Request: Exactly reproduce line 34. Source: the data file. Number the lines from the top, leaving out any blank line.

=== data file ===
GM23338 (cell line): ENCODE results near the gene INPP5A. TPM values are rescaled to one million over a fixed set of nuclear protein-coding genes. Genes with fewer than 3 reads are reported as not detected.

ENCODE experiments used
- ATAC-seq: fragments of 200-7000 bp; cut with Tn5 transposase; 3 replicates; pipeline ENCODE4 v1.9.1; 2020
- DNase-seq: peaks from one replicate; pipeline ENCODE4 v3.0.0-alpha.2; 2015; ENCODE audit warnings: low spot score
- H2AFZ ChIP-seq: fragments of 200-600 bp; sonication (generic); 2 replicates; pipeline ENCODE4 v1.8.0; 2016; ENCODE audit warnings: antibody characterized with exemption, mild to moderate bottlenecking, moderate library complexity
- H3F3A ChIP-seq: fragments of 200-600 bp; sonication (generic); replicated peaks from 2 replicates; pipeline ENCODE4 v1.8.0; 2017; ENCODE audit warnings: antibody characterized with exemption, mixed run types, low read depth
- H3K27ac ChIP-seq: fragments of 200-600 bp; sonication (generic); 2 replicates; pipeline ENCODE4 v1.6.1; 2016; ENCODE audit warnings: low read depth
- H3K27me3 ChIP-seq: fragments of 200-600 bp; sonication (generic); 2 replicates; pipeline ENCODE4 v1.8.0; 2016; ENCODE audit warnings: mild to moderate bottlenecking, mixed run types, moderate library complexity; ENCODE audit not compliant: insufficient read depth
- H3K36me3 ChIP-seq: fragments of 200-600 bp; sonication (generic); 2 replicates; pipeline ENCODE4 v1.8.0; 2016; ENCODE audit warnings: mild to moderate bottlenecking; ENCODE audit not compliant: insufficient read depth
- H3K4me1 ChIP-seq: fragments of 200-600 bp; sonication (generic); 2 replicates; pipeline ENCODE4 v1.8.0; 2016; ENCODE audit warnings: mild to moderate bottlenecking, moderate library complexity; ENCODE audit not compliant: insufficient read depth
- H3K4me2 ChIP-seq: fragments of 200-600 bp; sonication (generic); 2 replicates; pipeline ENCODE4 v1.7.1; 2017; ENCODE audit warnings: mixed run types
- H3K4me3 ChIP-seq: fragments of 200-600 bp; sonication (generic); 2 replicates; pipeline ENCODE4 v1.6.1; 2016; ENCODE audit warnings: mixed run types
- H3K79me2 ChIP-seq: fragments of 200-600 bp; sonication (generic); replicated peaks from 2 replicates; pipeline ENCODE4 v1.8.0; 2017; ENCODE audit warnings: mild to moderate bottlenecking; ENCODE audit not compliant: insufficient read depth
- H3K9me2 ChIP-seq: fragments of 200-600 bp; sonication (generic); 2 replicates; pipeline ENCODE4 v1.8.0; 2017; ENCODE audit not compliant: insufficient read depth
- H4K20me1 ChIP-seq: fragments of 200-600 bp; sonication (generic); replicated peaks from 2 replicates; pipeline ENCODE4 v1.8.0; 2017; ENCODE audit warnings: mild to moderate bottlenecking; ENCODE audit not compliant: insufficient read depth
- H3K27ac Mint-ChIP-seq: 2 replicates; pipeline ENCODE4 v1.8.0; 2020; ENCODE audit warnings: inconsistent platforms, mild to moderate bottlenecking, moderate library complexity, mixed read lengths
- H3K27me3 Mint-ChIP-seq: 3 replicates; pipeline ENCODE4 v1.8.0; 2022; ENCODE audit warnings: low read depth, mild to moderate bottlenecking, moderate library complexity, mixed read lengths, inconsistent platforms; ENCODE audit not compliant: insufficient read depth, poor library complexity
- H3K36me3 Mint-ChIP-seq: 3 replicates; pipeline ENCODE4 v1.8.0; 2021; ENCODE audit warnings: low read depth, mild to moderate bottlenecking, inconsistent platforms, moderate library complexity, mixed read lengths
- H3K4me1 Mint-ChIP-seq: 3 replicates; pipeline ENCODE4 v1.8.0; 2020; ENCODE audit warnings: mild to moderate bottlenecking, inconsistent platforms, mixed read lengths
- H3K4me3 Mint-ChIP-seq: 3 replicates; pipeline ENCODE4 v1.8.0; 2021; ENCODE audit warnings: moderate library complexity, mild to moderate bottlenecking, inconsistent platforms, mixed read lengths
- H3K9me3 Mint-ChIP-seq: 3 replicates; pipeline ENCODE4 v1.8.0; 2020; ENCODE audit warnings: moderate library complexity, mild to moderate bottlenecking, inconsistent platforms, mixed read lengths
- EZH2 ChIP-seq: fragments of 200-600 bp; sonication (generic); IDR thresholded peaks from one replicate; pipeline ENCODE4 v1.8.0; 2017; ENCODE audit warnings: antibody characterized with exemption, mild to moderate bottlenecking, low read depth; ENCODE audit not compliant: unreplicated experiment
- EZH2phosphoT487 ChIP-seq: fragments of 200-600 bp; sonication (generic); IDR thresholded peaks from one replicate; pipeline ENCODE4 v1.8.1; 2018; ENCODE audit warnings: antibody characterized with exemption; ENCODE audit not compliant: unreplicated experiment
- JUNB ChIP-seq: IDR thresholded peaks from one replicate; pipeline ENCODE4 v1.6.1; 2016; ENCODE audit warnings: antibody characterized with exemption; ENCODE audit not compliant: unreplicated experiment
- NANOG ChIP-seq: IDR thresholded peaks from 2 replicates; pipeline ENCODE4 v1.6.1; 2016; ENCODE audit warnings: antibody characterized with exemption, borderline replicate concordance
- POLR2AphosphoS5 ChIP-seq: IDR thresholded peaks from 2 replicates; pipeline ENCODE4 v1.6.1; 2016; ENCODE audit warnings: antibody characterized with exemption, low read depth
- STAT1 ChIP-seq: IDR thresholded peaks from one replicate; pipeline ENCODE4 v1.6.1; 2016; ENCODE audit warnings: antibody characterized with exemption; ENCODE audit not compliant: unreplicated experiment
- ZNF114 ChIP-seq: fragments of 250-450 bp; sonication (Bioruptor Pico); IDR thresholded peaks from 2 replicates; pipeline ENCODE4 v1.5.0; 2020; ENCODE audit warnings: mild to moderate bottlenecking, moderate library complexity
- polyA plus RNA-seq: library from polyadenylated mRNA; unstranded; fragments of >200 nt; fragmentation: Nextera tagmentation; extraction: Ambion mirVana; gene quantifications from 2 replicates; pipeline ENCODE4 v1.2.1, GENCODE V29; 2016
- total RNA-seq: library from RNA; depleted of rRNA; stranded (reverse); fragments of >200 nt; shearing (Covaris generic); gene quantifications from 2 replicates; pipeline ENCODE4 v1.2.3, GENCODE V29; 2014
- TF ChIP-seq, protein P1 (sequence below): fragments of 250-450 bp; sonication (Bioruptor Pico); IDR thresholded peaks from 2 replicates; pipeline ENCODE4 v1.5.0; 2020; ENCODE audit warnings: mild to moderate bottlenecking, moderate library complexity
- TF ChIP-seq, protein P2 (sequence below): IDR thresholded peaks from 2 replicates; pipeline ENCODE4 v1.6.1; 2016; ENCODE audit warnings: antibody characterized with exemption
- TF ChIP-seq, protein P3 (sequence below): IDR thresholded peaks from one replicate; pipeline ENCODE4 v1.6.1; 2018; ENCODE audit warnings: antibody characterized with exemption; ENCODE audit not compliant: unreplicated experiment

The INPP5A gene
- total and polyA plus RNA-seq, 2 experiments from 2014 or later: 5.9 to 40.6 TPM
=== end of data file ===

The INPP5A gene